Eli T. Evans
“If one translates a verse literally, he is a liar, but if he adds to it, he is a blasphemer.” 1 These harsh words from the Talmud describe the catch-22 that translators find themselves in: Hew too close to the original, and you mangle the translation; stray too far, and you misrepresent the original. Yet, translation is necessary because people rarely learn a new language to read a new book. German philosopher Thomas Mann sums it up: “Who would wish to discourage the peoples of the world from translating merely because it is fundamentally impossible?”
Translating poetry is especially “impossible.” Not only must translators convey the meaning of the original, they must give some sense of the feeling the poem evokes. Composer Claude Debussy said that music is the space between the notes. Perhaps poetry is the space between the words.
The spaces between the words of Psalm 137 are filled with sorrow, bitterness, remembering and forgetting, and a profound sense of loss.
By the rivers of Babylon, there we sat down, yea, we wept,
When we remembered Zion. 2 We hanged our harps
Upon the willows in the midst thereof.
3 For there they that carried us away captive required of us a song;
And they that wasted us required of us mirth,
Saying, Sing us one of the songs of Zion.
4 How shall we sing the LORD’s song
In a strange land?
5 If I forget thee, O Jerusalem,
Let my right hand forget her cunning.
6 If I do not remember thee,
Let my tongue cleave to the roof of my mouth;
If I prefer not Jerusalem above my chief joy.
7 Remember, O LORD, the children of Edom in the day of Jerusalem;
Who said, Rase it, rase it, even to the foundation thereof.
8 O daughter of Babylon, who art to be destroyed;
Happy shall he be, that rewardeth thee
As thou has served us.
9 Happy shall he be, that taketh
And dasheth thy little ones against the stones.
The Talmud contains Jewish laws, stories and wisdom from several centuries. According to Jewish tradition, the Talmud was the oral law given to Moses when he received the written law at Mount Sinai.
This translation from the 1873 Cambridge Paragraph edition of the King James Bible is poetic, but at 165 words, it is twice as long as the Hebrew original. For example, “to the roof of my mouth” is only one word in Hebrew (לחכי, lekhiki; verse 6). The Hebrew refers to the inner part of the mouth, not the visible part. Should the translator use English mouth, which can mean both? Or palate, as the New Jerusalem Bible does? (Most English translations follow the KJV.) The italicized words in “Let my hand forget her cunning” (verse 5) were added for clarity; the Hebrew simply says, “let my right hand forget.” As with everything in translation, these are tradeoffs: Extra words provide accuracy, but at the cost of communicating the original’s pithiness. But it isn’t fair to count words, of course: Hebrew is not English, and poems tend to contain dense idiomatic expressions.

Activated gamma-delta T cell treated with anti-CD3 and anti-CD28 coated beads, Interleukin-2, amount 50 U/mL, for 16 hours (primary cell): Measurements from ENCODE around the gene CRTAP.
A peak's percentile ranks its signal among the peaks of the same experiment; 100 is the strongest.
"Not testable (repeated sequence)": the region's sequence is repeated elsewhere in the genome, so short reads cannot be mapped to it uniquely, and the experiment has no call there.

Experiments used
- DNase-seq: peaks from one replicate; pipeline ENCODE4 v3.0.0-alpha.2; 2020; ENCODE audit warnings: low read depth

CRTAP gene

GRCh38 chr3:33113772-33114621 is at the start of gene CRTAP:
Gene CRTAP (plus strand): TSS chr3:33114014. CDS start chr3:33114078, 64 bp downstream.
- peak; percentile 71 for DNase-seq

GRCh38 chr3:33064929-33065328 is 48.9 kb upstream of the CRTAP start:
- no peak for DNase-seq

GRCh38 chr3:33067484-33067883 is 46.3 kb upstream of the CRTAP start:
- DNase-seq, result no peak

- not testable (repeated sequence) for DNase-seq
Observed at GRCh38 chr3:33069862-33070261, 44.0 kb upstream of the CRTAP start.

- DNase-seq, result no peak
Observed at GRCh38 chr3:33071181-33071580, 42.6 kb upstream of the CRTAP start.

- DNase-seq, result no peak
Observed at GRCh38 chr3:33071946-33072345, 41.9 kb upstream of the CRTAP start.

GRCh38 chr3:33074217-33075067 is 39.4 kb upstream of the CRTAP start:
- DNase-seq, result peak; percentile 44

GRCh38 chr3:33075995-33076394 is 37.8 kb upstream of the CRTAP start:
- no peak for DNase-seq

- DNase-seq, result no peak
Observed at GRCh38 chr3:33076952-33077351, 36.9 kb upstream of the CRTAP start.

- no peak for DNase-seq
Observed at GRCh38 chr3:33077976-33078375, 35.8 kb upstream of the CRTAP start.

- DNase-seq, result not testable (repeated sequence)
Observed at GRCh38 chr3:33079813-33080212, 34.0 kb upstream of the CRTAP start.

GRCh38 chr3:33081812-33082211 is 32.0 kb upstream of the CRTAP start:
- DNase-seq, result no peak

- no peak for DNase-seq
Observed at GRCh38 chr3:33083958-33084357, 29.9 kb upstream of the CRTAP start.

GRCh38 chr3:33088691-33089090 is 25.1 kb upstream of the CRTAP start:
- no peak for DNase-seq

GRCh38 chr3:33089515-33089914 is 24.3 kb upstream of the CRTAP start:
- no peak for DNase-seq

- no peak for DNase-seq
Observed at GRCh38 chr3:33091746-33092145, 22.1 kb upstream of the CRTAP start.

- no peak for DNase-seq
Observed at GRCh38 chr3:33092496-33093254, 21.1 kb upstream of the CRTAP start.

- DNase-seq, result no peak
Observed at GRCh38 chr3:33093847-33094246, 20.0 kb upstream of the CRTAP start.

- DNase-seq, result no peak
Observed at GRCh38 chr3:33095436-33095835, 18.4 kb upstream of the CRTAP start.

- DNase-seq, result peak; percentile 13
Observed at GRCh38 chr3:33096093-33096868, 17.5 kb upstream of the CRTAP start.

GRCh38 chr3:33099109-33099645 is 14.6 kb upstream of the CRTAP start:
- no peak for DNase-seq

“We hanged our harps” (verse 2) employs alliteration: the repetition of consonant sounds to create a rhythmic musical effect. The equivalent Hebrew phrase talinu kinnorotenu (תלינו כנרותינו) has repeated t and n sounds. Here, the KJV trades accuracy for poetic effect. Though more accurate, the ESV’s “We hung up our lyres” just doesn’t have the same ring, nor does the NLT’s “We put away our harps.”
Verse 7 has the Edomites (Hebrew, “sons of Edom”) cheering on the Babylonians. The Hebrew line is guttural and harsh: ‘aru ‘aru ‘ad hayesod bah (ערו ערו עד הימוד בה). There is something scandalous, even offensive, in their chant. The repeated word means “to uncover,” often with reference to nakedness (e.g., Lev 20:18). The KJV rendering, “Raze it, raze it, even to the foundation thereof,” has an admirable rhythm, even though raze (or rase: ASV, RSV) has passed from common usage. The NRSV’s “Tear it down!” is literal, but neglects the scandalous connotation. The ESV’s “Lay it bare,” is accurate and accessible, but loses some of the roughness. Again, it’s all about tradeoffs.
There is a lot of truth in the saying, “It loses something in translation”—especially for poetry. What can the biblical student do? It would be best to read the Scriptures in their native tongue, but not many of us will do that. In the meantime, we should read as many translations as possible and keep an original language dictionary or Bible software handy. But please, don’t be too harsh on the translators. Theirs is an impossible task.
Pick up Figures of Speech Used in the Bible at Logos.com/Speech
1. All biblical references are from the English Standard Version (ESV).↩